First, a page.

Even Wonder Woman couldn't save us from Hollywood's stereotyping of Indians

The movie uses racial slur as nickname for Indian character.

 |  3-minute read |   07-06-2017
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Wonder Woman (now in theatres) has won widespread acclaim for finally depicting a powerful and charismatic female superhero. However, their $100-million budget did not prevent them from making a hideous error that casts a shadow over the film for any Indian watching it. The moment is small, but chilling.

When gathering a team to infiltrate the battle lines at Belgium during World War I, we are introduced to the one brown character in the film, a man called Sameer (played by French-American actor Saïd Taghmaoui). So far so good — but because Sameer is apparently too difficult to pronounce, he is given the nickname "Sammy".

Only that "Sammy" was, especially during the time the film was set, a horrible colonial slur used by the British against Indians in South Africa. It is a corruption of "Swami".

Its painful history is recorded in the 1982 biopic Gandhi, where Mohandas Karamchand Gandhi himself is mockingly labelled a "sammy" before being thrown off the train at Pietermaritzburg. He is called "you little sammy b*****d" again when being assaulted by a policeman at his first major protest, against the Black Act of Jan Smuts that required all Indians and Chinese in South Africa to carry passes.

wonder-body_060717011642.jpgRacial and national minorities are welcome in Hollywood fantasies so long as they remain flat and familiar caricatures of themselves.

I am not even making a point of the only Indian character being a letch and a con artist. Nor am I raising the fact that several of the British soldiers in the trenches of Belgium, where the heroes cross the battle lines, were actually Indian sepoys. Or the fact that one of Sameer’s most prominent contributions in the film was to play a garrulous and servile chauffer to Chris Pine’s Captain Trevor. His disguise as a chauffeur includes him swapping one unidentifiable “oriental” cap (seen in the picture; it appears to be, of all things, the Indonesian Songkok) for another unidentifiable “oriental” turban.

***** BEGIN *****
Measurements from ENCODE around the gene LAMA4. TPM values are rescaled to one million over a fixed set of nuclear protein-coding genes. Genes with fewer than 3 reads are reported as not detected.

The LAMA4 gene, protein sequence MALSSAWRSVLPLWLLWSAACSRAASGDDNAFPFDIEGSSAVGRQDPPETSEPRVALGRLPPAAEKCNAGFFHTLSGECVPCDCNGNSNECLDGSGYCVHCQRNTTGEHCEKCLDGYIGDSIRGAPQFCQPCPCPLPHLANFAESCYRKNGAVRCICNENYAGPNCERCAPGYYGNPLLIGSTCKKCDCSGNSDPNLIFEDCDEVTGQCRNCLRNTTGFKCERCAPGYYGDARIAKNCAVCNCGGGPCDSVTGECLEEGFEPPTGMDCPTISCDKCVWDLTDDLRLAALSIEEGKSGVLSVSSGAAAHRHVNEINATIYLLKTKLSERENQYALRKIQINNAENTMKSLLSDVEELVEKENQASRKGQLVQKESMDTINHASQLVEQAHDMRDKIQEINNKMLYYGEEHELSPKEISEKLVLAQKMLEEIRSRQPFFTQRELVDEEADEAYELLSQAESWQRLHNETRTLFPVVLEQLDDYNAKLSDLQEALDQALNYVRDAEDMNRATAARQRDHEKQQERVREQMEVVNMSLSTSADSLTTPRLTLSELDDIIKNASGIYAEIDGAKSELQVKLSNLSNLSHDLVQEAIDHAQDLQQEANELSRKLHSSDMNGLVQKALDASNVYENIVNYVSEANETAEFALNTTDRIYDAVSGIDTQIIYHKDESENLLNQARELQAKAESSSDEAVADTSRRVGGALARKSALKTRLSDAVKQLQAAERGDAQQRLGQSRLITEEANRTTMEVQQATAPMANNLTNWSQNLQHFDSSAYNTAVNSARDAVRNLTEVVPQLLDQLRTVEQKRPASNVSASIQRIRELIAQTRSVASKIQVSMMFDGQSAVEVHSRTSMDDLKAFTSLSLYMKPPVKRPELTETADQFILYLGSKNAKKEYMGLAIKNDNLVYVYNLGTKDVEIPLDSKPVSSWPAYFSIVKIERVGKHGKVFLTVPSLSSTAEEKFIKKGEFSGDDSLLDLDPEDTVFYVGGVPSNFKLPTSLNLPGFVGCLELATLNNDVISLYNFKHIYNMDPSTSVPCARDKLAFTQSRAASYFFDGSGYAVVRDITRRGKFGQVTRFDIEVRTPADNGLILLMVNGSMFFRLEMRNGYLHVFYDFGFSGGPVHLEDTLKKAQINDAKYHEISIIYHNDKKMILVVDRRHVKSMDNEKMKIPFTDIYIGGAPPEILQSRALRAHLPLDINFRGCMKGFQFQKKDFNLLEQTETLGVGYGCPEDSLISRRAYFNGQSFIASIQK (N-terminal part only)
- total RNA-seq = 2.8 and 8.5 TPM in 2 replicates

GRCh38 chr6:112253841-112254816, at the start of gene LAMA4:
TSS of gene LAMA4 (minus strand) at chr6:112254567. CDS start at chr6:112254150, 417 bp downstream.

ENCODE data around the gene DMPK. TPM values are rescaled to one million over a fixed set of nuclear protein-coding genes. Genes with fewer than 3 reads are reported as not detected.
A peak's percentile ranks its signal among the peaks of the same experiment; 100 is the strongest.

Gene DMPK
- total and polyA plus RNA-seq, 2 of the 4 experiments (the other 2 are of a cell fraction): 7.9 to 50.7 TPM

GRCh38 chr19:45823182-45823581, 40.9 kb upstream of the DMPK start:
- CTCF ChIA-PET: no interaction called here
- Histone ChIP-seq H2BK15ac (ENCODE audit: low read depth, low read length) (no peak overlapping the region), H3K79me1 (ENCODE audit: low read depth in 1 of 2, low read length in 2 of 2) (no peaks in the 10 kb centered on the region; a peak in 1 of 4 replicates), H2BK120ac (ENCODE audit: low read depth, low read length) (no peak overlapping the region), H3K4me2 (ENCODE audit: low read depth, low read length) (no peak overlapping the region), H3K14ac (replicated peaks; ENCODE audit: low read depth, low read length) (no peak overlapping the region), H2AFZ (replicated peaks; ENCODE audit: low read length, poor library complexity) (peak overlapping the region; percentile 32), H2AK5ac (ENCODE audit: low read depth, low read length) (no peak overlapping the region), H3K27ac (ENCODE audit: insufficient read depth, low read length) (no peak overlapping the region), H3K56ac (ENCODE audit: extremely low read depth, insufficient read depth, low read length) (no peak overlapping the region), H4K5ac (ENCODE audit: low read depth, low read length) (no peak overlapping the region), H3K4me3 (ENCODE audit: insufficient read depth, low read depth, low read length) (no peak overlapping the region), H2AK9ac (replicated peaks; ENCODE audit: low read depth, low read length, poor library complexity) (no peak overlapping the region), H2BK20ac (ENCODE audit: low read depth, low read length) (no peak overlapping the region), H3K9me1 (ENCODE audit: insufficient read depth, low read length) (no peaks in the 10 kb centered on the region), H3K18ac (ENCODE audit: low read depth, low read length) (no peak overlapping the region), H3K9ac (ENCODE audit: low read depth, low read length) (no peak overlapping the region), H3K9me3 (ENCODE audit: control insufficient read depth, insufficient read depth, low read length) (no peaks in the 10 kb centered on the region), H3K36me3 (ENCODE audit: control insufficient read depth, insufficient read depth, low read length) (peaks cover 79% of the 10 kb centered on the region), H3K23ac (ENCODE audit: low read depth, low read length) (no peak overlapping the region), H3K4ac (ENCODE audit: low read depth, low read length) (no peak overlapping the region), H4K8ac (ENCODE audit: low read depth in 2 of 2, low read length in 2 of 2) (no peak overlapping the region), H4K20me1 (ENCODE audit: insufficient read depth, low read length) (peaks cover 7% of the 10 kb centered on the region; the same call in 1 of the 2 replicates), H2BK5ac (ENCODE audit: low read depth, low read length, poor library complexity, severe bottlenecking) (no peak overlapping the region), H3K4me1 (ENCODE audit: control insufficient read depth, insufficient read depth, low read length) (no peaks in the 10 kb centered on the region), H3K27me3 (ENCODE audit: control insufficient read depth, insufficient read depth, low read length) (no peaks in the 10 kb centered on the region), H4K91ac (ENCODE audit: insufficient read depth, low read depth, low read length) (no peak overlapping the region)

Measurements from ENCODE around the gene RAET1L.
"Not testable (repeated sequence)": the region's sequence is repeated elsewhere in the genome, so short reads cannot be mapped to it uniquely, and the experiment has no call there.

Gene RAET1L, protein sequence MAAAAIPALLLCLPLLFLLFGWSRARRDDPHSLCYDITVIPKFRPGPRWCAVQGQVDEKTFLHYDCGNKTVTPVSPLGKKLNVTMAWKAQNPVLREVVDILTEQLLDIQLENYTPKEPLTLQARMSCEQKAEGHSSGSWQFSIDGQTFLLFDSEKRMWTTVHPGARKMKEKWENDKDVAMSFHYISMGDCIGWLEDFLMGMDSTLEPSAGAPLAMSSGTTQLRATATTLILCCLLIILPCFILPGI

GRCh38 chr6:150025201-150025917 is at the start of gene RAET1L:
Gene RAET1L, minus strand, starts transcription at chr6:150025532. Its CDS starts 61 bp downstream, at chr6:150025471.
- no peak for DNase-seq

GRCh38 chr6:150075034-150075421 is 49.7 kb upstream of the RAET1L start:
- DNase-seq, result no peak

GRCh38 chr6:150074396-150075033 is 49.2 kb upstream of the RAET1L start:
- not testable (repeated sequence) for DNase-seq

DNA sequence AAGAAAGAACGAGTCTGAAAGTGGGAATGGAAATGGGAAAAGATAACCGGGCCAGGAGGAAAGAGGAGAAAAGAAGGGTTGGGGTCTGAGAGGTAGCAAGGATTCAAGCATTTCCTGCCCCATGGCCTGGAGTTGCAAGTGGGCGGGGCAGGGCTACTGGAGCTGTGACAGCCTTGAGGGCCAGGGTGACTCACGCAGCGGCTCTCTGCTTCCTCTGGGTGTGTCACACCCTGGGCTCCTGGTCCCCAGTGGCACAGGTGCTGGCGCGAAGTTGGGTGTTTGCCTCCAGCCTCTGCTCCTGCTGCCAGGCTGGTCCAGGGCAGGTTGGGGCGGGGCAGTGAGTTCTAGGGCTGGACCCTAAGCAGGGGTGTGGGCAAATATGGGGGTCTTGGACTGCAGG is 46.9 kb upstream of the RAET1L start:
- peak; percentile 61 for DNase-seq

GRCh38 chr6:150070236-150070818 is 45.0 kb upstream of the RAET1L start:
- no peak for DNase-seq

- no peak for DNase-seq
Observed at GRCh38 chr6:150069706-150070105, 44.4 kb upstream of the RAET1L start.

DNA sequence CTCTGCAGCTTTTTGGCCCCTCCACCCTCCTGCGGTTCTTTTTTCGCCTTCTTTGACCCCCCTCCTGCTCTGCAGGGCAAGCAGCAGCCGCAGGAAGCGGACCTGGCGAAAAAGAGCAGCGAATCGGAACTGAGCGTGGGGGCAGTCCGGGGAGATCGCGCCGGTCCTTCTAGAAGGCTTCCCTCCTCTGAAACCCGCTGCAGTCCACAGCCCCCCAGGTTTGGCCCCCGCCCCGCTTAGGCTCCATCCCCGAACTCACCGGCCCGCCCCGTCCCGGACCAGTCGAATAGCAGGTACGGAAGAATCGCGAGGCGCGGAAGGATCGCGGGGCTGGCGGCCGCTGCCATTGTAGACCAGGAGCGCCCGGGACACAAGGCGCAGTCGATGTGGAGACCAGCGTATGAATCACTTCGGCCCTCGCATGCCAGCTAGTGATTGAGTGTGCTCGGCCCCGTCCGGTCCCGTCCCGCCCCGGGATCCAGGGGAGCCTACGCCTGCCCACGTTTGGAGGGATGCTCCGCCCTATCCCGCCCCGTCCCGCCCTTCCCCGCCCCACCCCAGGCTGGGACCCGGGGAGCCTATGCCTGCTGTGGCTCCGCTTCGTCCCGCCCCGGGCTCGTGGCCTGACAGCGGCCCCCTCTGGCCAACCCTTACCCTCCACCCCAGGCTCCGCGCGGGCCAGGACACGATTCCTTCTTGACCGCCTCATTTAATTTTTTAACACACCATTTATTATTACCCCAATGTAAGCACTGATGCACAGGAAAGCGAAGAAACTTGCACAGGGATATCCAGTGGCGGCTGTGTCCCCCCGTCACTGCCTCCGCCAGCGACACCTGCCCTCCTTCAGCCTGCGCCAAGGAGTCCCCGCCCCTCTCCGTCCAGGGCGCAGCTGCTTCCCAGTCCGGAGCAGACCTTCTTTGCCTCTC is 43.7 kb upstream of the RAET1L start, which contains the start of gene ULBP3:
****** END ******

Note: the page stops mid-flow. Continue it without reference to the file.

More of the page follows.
Sameer is granted the distinction of being able to speak several languages, but there too he is shown as inferior to Gal Gadot’s Wonder Woman, who shuts him up by speaking even more.

The fact that a blockbuster is still failing to do even the most basic research into these characters — all of whom represent colonised communities — calls into question the whole trend of token representation. For the film does not acquit itself well in terms of its other token characters either.

Apart from Sameer, we have a Native American smuggler and war profiteer who is only called, of all things, "chief". His contribution to the mission includes sending up smoke signals. There is neither regard for nor mention of the specifics of Native American culture.

The film also features an alcoholic Scot who suffers his PTSD (post traumatic stress disorder) nightmares when sleeping out in the open — wearing a kilt. At the time, the kilt was a ceremonial dress worn only on special occasions and during formal events.

While the effort to include colonised peoples in Hollywood blockbusters is an improvement upon their invisibilisation in the past, it is rather inexcusable to repeat racial slurs and insulting stereotypes.

This lack of basic research gives the lie to the whole gesture of including these characters. It shows us once again that racial and national minorities are only welcome in Hollywood fantasies so long as they remain flat and familiar caricatures of themselves.

Also read: Damn right Hollywood is racist: Chris Rock at the Oscars

Writer

Partha Chakrabartty Partha Chakrabartty

The author is a writer from Mumbai, India, currently getting his MFA in Fiction in Philadelphia.

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